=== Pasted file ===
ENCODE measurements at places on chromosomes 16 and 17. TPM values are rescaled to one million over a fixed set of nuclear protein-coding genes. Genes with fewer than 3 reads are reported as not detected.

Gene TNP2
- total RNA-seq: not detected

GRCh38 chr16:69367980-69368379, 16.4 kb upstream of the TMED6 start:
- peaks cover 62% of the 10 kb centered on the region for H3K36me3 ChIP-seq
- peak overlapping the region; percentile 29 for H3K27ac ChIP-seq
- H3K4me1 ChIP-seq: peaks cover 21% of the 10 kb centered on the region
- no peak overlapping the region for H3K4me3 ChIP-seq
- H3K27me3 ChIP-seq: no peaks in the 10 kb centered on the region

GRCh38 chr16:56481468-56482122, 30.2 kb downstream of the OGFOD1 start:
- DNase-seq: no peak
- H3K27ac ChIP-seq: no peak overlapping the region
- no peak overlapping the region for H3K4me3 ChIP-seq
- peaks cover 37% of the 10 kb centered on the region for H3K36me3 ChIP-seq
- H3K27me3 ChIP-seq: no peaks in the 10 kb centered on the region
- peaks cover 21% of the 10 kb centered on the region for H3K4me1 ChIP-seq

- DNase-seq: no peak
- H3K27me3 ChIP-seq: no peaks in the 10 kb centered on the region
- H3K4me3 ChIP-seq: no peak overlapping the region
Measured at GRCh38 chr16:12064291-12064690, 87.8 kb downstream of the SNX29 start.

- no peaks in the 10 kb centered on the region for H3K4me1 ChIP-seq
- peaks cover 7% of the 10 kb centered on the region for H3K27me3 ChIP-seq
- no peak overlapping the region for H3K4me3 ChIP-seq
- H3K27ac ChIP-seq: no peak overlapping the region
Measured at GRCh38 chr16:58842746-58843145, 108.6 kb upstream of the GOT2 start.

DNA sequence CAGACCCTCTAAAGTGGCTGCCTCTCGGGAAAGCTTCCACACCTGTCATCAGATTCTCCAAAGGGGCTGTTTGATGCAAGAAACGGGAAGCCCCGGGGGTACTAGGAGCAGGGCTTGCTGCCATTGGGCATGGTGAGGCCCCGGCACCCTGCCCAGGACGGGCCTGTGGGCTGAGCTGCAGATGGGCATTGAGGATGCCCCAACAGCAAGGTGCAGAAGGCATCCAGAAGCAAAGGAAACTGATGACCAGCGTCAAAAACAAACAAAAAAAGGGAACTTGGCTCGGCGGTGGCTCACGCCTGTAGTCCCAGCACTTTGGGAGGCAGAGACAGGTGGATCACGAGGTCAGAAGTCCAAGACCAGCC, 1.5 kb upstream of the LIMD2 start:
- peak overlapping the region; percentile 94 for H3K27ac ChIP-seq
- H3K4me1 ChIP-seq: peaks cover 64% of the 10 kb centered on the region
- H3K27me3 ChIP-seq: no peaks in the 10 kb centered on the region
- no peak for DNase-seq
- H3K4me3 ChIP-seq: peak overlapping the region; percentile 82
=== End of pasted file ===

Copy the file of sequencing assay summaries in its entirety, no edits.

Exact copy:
ENCODE measurements at places on chromosomes 16 and 17. TPM values are rescaled to one million over a fixed set of nuclear protein-coding genes. Genes with fewer than 3 reads are reported as not detected.

Gene TNP2
- total RNA-seq: not detected

GRCh38 chr16:69367980-69368379, 16.4 kb upstream of the TMED6 start:
- peaks cover 62% of the 10 kb centered on the region for H3K36me3 ChIP-seq
- peak overlapping the region; percentile 29 for H3K27ac ChIP-seq
- H3K4me1 ChIP-seq: peaks cover 21% of the 10 kb centered on the region
- no peak overlapping the region for H3K4me3 ChIP-seq
- H3K27me3 ChIP-seq: no peaks in the 10 kb centered on the region

GRCh38 chr16:56481468-56482122, 30.2 kb downstream of the OGFOD1 start:
- DNase-seq: no peak
- H3K27ac ChIP-seq: no peak overlapping the region
- no peak overlapping the region for H3K4me3 ChIP-seq
- peaks cover 37% of the 10 kb centered on the region for H3K36me3 ChIP-seq
- H3K27me3 ChIP-seq: no peaks in the 10 kb centered on the region
- peaks cover 21% of the 10 kb centered on the region for H3K4me1 ChIP-seq

- DNase-seq: no peak
- H3K27me3 ChIP-seq: no peaks in the 10 kb centered on the region
- H3K4me3 ChIP-seq: no peak overlapping the region
Measured at GRCh38 chr16:12064291-12064690, 87.8 kb downstream of the SNX29 start.

- no peaks in the 10 kb centered on the region for H3K4me1 ChIP-seq
- peaks cover 7% of the 10 kb centered on the region for H3K27me3 ChIP-seq
- no peak overlapping the region for H3K4me3 ChIP-seq
- H3K27ac ChIP-seq: no peak overlapping the region
Measured at GRCh38 chr16:58842746-58843145, 108.6 kb upstream of the GOT2 start.

DNA sequence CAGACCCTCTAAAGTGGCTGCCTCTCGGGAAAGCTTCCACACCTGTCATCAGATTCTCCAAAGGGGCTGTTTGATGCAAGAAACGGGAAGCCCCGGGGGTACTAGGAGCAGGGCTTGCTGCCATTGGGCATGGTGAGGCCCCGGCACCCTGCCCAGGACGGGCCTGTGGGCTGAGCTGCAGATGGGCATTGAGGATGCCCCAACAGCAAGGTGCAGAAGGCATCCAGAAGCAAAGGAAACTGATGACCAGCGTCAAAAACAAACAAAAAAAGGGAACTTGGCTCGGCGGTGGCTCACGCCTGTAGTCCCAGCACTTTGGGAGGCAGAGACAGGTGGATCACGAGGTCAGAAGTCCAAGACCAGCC, 1.5 kb upstream of the LIMD2 start:
- peak overlapping the region; percentile 94 for H3K27ac ChIP-seq
- H3K4me1 ChIP-seq: peaks cover 64% of the 10 kb centered on the region
- H3K27me3 ChIP-seq: no peaks in the 10 kb centered on the region
- no peak for DNase-seq
- H3K4me3 ChIP-seq: peak overlapping the region; percentile 82